26 October 2003

Spitzer on Prayer

This is Fall Family Weekend at Gonzaga, when the families of students are encouraged to come visit, go to classes, meet the professors, and generally find out whether they're getting their money's worth.
Last night, the Newman-Stein Fellowship sponsored a Lord's Day Meal, and our wonderful university president, Fr. Robert Spitzer, spoke to us on the subject of prayer. To everyone's astonishment, he had four points instead of three. He talked about the effects of the Eucharist, inspiration, guidance, and spontaneous prayers. He really likes to talk about spontaneous prayers. Spontaneous prayers are the short prayers you say when you're frustrated, or fearful, angry, need to forgive someone, or don't understand. His favorite is the classic, "Thy will be done." It sums up all the spontaneous prayers, but there are others he likes to use as well. When he's frustrated, "I can't handle this. You take care of it." When he needs to forgive someone, "You're the Just Judge. You take care of it." Have you ever been asked for advice that you weren't sure you were qualified to give, but gave anyway, and then woken up at 3am thinking, "Ack! They could have taken what I said this way and this way or this way and gotten it all wrong! What have I done?" Apparently, Fr. Spitzer has, and I know I certainly have. He suggests, since there's usually not a lot that can be done at 3am, praying this: "God, whatever harm I may have done, bring good out of it."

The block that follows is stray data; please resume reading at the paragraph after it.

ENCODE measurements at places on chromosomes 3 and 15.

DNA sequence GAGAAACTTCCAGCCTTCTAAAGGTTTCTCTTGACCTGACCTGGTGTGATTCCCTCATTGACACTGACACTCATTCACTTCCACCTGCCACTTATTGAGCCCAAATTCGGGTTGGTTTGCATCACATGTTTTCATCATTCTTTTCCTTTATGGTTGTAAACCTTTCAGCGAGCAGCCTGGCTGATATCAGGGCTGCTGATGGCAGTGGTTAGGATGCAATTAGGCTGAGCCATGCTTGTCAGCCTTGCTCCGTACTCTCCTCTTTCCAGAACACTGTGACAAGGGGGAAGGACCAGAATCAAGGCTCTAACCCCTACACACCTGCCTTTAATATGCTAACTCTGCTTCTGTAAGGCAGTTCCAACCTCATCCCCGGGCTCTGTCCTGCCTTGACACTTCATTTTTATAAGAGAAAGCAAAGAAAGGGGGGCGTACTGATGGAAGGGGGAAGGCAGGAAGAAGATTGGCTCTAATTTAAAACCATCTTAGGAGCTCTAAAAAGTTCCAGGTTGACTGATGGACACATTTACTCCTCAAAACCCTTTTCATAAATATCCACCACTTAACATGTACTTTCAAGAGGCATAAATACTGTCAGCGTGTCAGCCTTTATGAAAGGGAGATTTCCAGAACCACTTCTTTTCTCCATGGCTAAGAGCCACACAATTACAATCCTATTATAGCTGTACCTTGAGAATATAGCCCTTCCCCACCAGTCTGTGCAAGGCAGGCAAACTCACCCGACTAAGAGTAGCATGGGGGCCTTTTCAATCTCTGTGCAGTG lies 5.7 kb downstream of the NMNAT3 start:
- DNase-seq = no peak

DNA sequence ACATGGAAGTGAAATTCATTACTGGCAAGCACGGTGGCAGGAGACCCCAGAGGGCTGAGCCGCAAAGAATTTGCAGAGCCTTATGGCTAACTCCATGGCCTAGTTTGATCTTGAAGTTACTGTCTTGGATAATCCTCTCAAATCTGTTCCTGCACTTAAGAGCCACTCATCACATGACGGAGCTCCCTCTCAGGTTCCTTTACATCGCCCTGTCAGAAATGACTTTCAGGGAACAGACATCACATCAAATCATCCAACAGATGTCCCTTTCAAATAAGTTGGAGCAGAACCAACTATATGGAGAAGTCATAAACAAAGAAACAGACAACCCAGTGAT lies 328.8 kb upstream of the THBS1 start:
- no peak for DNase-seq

The other message Fr. Spitzer had for us last night that I really remember was about guidance. God has sent the Holy Spirit as our Comforter and Guide. Sometimes, when we are in a very difficult situation which should be causing us to be anxious, frustrated, stressed, or upset, we don't actually feel this way. Instead, we are calm and peaceful, but we think we ought to be upset, so we force ourselves to be anxious, frustrated, and stressed. Fr. Spitzer said that the peace that we feel when we are in a difficult situation is from the Holy Spirit, and that we should not push it away.
How many times have you been in that situation, of pushing away the gift of peace and comfort that the Holy Spirit was trying to give you?

I love Fr. Spitzer. He's a wonderful, intelligent, engaging speaker who doesn't talk down to his audience and yet is understood by all. He seems to be able to grab hold of the issues which are common to human experience, and address them in a meaningful way. He says this is the Holy Spirit too, giving him the words that we will hear.

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